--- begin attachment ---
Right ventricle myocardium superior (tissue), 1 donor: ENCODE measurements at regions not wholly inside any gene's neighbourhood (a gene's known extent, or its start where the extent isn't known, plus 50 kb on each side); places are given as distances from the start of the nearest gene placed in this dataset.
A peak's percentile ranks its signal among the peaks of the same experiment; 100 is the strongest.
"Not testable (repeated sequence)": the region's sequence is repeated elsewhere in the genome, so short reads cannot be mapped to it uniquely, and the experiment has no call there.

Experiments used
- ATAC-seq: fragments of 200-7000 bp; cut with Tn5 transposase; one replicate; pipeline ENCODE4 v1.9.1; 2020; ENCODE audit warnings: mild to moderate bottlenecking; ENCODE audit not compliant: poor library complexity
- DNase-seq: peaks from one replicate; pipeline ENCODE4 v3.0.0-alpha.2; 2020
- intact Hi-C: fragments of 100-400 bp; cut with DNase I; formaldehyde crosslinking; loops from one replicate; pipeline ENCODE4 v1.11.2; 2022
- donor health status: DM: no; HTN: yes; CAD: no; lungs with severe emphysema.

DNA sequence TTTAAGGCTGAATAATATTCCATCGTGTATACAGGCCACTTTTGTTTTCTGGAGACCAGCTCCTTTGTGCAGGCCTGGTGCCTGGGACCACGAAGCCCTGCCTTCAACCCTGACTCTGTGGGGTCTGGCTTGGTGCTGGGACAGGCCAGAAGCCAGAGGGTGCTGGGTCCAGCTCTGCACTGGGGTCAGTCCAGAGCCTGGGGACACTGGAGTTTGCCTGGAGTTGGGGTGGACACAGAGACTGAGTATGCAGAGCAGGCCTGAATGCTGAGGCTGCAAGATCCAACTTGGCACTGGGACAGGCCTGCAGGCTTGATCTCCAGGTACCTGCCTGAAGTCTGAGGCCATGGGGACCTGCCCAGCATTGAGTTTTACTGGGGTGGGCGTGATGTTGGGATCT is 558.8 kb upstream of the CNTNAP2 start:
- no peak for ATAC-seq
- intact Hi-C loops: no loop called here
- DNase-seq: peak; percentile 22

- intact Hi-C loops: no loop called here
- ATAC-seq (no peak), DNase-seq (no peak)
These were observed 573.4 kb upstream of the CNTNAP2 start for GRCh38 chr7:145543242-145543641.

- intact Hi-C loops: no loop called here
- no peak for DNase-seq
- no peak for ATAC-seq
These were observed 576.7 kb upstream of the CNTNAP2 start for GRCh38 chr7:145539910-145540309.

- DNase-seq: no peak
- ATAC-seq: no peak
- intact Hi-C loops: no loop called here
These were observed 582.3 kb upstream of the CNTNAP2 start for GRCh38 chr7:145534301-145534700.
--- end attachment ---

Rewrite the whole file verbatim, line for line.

Right ventricle myocardium superior (tissue), 1 donor: ENCODE measurements at regions not wholly inside any gene's neighbourhood (a gene's known extent, or its start where the extent isn't known, plus 50 kb on each side); places are given as distances from the start of the nearest gene placed in this dataset.
A peak's percentile ranks its signal among the peaks of the same experiment; 100 is the strongest.
"Not testable (repeated sequence)": the region's sequence is repeated elsewhere in the genome, so short reads cannot be mapped to it uniquely, and the experiment has no call there.

Experiments used
- ATAC-seq: fragments of 200-7000 bp; cut with Tn5 transposase; one replicate; pipeline ENCODE4 v1.9.1; 2020; ENCODE audit warnings: mild to moderate bottlenecking; ENCODE audit not compliant: poor library complexity
- DNase-seq: peaks from one replicate; pipeline ENCODE4 v3.0.0-alpha.2; 2020
- intact Hi-C: fragments of 100-400 bp; cut with DNase I; formaldehyde crosslinking; loops from one replicate; pipeline ENCODE4 v1.11.2; 2022
- donor health status: DM: no; HTN: yes; CAD: no; lungs with severe emphysema.

DNA sequence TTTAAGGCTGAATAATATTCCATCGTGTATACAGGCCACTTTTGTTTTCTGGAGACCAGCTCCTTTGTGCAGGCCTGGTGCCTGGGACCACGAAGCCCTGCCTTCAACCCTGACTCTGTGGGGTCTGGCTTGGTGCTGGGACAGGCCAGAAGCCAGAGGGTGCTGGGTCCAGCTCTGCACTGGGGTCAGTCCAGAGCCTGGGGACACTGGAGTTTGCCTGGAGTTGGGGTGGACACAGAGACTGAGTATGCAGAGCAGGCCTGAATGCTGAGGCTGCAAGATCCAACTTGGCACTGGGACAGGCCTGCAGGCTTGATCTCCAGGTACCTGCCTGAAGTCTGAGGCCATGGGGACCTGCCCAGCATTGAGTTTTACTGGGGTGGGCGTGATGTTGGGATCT is 558.8 kb upstream of the CNTNAP2 start:
- no peak for ATAC-seq
- intact Hi-C loops: no loop called here
- DNase-seq: peak; percentile 22

- intact Hi-C loops: no loop called here
- ATAC-seq (no peak), DNase-seq (no peak)
These were observed 573.4 kb upstream of the CNTNAP2 start for GRCh38 chr7:145543242-145543641.

- intact Hi-C loops: no loop called here
- no peak for DNase-seq
- no peak for ATAC-seq
These were observed 576.7 kb upstream of the CNTNAP2 start for GRCh38 chr7:145539910-145540309.

- DNase-seq: no peak
- ATAC-seq: no peak
- intact Hi-C loops: no loop called here
These were observed 582.3 kb upstream of the CNTNAP2 start for GRCh38 chr7:145534301-145534700.